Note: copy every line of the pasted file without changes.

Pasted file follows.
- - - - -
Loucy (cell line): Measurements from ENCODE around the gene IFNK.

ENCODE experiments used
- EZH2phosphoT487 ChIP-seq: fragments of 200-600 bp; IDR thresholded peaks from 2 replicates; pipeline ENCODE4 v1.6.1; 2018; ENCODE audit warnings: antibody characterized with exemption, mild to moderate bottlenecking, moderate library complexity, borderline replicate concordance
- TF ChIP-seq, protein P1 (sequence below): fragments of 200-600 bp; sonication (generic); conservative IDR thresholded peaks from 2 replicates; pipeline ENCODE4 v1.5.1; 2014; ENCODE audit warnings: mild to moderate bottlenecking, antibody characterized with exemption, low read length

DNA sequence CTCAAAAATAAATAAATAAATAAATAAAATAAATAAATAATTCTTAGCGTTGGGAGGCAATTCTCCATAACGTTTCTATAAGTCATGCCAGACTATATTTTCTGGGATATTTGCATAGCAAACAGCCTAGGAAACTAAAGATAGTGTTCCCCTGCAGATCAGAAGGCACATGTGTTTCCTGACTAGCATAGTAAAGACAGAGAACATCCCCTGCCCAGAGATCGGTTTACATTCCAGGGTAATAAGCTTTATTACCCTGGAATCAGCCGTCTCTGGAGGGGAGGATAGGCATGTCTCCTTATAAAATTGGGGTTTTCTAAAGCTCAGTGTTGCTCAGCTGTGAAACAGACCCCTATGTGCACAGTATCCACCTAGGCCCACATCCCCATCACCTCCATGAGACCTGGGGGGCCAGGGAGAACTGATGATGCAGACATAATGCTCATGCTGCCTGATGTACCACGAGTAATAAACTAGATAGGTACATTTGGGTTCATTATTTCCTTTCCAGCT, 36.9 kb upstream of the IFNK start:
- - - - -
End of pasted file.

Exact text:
Loucy (cell line): Measurements from ENCODE around the gene IFNK.

ENCODE experiments used
- EZH2phosphoT487 ChIP-seq: fragments of 200-600 bp; IDR thresholded peaks from 2 replicates; pipeline ENCODE4 v1.6.1; 2018; ENCODE audit warnings: antibody characterized with exemption, mild to moderate bottlenecking, moderate library complexity, borderline replicate concordance
- TF ChIP-seq, protein P1 (sequence below): fragments of 200-600 bp; sonication (generic); conservative IDR thresholded peaks from 2 replicates; pipeline ENCODE4 v1.5.1; 2014; ENCODE audit warnings: mild to moderate bottlenecking, antibody characterized with exemption, low read length

DNA sequence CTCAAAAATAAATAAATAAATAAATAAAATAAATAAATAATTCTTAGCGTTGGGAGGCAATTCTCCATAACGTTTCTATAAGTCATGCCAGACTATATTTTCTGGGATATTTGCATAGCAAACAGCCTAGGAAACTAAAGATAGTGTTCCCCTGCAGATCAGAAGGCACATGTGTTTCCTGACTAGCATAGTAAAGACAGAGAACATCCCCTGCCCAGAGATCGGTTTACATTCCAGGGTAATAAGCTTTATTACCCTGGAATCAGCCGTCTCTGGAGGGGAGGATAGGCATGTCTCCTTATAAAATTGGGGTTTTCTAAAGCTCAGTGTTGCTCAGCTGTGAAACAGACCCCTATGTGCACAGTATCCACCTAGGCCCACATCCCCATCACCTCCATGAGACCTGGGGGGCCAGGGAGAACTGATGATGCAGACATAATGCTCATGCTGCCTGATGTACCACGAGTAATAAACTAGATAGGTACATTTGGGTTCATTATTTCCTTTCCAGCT, 36.9 kb upstream of the IFNK start: